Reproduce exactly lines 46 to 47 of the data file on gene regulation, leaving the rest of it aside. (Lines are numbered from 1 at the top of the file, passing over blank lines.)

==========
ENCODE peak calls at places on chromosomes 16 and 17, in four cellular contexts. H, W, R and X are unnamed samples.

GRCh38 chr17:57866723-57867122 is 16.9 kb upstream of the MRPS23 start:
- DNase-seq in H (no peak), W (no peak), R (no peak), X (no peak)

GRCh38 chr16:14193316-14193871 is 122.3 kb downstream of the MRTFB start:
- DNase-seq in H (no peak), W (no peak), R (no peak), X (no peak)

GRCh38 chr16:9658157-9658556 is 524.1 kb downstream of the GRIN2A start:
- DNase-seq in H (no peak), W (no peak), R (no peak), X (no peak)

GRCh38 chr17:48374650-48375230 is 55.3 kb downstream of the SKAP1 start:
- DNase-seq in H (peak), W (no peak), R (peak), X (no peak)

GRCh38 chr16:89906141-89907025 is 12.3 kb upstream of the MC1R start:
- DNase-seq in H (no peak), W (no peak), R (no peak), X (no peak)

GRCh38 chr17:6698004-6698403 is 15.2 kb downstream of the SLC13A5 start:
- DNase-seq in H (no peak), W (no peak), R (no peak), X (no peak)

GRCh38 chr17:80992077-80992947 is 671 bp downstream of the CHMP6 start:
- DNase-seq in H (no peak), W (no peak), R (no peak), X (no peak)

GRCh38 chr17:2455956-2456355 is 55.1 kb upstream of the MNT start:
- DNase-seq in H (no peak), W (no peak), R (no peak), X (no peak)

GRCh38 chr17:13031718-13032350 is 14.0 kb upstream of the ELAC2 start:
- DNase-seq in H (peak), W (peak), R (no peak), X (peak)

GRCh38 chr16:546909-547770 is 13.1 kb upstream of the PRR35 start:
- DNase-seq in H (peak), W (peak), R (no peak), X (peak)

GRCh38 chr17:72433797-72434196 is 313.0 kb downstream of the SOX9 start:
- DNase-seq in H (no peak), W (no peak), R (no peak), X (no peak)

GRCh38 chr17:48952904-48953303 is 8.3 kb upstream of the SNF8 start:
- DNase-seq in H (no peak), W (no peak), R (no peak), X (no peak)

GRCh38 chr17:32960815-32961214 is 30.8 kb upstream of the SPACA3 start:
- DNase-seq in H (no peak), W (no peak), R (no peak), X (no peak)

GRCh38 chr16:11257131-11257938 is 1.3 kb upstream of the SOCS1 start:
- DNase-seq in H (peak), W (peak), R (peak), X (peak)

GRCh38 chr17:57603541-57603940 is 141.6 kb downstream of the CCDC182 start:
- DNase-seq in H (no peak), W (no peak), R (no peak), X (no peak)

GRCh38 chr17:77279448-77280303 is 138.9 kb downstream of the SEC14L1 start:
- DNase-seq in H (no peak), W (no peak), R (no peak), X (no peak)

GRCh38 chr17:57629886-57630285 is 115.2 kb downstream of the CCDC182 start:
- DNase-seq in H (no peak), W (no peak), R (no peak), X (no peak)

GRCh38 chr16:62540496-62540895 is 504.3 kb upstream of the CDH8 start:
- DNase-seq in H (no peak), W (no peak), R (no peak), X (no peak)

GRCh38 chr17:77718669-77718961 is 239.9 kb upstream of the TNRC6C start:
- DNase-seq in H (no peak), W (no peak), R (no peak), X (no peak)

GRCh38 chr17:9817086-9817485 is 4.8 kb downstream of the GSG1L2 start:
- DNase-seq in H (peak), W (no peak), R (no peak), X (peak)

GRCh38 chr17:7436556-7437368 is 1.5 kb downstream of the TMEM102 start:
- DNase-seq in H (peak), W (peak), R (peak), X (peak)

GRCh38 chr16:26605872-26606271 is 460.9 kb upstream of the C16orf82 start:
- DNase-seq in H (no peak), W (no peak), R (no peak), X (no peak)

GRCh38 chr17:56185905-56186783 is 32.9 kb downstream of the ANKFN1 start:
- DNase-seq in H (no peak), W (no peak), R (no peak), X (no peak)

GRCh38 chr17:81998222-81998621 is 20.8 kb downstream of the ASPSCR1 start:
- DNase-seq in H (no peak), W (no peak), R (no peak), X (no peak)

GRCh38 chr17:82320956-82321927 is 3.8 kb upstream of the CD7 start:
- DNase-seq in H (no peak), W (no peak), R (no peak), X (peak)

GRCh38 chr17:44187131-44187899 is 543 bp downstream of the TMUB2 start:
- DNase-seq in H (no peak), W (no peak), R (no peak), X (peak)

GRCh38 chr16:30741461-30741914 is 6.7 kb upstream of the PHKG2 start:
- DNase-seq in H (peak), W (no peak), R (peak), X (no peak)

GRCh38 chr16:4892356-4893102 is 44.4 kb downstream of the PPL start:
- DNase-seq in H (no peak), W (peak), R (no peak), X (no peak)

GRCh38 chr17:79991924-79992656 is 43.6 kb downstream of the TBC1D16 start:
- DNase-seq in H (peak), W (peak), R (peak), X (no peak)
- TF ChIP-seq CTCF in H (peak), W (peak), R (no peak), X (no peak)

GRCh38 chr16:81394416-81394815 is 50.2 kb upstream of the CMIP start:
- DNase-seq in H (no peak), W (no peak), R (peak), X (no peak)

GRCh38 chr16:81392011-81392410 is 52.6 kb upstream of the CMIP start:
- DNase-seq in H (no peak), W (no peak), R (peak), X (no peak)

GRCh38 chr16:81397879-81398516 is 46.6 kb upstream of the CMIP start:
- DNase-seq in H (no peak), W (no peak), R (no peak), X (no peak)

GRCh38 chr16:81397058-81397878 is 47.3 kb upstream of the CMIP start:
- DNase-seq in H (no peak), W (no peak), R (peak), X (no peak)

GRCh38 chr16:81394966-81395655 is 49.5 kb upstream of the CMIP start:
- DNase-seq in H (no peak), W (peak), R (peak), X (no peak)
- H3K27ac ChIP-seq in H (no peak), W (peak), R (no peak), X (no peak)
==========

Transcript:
GRCh38 chr17:56185905-56186783 is 32.9 kb downstream of the ANKFN1 start:
- DNase-seq in H (no peak), W (no peak), R (no peak), X (no peak)